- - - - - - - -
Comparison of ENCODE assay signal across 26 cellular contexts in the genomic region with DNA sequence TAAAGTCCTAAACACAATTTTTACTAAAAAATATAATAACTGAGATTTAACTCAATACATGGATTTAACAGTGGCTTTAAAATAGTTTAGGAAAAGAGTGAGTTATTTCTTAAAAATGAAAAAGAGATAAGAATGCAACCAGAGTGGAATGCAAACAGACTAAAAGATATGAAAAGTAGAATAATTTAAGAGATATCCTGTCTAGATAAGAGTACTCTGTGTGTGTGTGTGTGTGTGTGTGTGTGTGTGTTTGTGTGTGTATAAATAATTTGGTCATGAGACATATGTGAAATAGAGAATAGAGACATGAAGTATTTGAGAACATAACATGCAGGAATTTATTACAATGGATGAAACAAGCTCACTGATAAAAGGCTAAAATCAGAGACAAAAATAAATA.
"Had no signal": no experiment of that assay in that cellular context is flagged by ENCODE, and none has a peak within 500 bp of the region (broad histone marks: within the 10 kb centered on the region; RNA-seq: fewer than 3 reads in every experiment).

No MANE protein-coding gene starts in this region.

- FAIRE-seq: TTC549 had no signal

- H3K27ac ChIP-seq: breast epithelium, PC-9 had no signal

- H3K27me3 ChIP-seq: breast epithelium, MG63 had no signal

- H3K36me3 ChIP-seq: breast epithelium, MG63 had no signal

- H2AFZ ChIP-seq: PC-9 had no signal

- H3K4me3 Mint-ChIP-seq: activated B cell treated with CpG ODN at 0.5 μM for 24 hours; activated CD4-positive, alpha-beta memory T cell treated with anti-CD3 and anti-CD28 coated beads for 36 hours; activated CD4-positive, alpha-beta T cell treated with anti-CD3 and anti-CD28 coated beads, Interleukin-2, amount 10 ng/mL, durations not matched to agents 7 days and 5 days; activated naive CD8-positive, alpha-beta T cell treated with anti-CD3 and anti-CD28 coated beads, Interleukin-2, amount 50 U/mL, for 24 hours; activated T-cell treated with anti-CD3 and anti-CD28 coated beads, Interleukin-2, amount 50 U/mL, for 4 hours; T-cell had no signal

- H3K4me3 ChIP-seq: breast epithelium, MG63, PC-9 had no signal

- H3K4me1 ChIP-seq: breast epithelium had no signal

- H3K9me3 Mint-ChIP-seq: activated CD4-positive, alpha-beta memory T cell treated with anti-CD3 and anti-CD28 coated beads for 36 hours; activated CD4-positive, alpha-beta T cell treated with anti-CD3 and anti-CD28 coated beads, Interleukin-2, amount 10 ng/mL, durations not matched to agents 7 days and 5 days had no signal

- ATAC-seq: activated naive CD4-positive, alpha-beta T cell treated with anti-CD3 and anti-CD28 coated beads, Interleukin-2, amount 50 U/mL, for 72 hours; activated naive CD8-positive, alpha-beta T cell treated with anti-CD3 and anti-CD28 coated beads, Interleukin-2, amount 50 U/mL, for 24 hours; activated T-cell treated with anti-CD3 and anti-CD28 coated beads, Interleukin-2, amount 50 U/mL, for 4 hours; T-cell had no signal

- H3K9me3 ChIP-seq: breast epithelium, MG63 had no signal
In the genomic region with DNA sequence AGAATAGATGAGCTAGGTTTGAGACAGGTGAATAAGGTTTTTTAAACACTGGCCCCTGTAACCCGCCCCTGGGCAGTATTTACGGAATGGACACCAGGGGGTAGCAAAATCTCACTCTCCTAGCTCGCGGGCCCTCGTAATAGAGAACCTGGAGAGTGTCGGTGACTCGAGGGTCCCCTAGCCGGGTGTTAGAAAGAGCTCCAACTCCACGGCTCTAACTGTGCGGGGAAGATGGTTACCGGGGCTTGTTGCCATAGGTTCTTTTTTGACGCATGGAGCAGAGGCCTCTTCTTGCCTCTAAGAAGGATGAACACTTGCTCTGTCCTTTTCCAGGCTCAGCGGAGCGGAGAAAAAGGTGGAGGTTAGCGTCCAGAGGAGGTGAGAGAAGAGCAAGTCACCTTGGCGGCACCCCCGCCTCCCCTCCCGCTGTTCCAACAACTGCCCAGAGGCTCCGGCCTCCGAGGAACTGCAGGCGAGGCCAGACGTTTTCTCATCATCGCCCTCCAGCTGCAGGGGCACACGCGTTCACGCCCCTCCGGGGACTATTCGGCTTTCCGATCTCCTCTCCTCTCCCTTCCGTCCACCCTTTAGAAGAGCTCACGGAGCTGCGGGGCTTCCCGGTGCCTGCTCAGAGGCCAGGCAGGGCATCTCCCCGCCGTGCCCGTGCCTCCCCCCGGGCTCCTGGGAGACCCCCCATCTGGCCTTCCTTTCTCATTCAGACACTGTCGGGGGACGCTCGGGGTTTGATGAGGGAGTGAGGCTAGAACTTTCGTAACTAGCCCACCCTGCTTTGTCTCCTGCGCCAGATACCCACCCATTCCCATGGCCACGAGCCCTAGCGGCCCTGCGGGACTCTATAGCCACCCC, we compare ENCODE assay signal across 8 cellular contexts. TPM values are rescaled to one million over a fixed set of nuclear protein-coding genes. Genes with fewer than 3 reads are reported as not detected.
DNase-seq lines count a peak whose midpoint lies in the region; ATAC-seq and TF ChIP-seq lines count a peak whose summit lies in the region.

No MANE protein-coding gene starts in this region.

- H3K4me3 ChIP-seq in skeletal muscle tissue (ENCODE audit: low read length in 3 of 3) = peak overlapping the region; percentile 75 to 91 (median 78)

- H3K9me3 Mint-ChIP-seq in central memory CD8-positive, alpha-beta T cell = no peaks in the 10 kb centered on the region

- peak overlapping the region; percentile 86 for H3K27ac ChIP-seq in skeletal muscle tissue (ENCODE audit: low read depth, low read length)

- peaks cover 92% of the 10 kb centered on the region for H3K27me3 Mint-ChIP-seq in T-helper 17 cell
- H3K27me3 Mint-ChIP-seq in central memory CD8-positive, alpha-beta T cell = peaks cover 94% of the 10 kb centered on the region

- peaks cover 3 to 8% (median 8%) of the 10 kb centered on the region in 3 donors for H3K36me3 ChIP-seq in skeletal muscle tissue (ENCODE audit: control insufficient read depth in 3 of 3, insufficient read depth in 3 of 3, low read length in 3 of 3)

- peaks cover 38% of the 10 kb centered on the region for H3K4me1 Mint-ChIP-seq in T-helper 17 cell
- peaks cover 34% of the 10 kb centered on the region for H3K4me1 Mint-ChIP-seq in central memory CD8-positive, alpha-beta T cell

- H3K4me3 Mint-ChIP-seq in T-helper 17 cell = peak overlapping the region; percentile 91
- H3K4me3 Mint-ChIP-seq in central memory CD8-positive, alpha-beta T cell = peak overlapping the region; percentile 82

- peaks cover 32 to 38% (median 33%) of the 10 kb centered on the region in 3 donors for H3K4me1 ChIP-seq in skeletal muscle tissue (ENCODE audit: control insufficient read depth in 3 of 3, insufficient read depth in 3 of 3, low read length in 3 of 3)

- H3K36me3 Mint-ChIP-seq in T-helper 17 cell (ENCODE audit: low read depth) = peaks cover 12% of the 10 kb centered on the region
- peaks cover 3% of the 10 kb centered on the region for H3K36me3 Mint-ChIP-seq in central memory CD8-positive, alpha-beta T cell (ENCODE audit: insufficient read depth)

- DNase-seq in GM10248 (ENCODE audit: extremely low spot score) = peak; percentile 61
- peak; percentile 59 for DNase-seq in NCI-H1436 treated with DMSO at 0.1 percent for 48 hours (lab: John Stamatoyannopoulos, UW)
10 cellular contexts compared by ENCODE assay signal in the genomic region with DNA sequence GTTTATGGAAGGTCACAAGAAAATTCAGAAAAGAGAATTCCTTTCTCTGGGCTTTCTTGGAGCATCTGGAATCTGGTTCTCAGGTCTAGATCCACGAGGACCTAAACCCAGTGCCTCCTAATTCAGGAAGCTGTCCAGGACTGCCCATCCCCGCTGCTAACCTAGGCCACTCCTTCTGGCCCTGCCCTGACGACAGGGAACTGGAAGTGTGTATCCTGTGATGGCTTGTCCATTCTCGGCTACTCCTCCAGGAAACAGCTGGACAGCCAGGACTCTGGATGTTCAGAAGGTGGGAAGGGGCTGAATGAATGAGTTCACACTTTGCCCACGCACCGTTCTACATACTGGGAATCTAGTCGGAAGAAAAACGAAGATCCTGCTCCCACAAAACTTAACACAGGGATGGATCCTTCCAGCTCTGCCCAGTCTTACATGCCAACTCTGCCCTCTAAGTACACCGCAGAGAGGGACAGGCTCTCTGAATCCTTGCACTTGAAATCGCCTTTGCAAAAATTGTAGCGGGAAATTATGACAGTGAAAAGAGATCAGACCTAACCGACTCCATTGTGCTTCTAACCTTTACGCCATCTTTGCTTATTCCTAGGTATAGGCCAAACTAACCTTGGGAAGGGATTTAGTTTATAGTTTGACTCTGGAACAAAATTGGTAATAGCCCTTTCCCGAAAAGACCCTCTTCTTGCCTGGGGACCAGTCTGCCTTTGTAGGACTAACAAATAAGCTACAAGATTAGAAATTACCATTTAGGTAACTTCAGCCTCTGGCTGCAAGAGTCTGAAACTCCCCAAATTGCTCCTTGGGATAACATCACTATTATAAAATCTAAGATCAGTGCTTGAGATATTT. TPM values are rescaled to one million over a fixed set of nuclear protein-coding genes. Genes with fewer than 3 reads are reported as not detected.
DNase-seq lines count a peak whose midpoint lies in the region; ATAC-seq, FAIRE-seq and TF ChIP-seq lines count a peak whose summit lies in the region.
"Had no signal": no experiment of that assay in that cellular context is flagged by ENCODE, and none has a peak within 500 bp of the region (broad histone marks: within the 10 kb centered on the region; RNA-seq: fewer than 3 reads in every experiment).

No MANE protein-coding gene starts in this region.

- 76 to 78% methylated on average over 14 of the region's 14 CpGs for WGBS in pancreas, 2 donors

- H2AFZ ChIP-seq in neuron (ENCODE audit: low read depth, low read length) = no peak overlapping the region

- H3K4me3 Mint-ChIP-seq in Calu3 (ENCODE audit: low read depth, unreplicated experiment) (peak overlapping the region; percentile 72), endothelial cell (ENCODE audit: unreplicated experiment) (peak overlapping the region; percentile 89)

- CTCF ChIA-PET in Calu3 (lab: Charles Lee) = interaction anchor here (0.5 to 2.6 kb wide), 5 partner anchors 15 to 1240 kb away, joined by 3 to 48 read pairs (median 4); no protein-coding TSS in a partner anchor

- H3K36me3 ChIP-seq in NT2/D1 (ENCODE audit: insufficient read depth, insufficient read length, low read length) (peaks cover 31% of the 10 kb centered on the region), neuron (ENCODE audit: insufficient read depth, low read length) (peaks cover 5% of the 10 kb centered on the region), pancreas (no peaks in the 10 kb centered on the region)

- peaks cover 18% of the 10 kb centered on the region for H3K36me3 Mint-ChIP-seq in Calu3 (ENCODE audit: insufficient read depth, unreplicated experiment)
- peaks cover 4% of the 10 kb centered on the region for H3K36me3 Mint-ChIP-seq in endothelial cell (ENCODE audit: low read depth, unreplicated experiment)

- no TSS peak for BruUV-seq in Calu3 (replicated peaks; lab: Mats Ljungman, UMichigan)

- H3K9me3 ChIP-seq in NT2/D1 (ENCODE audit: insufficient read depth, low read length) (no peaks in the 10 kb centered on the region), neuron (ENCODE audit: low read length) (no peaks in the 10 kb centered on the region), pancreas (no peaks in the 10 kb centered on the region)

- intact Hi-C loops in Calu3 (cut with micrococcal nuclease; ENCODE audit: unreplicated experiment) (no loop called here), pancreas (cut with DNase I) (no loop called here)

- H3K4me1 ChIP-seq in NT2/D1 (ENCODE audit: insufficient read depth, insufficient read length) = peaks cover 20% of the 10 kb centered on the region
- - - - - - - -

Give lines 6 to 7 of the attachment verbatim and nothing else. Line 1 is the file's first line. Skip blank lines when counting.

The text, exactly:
- H3K27me3 ChIP-seq: breast epithelium, MG63 had no signal

- H3K36me3 ChIP-seq: breast epithelium, MG63 had no signal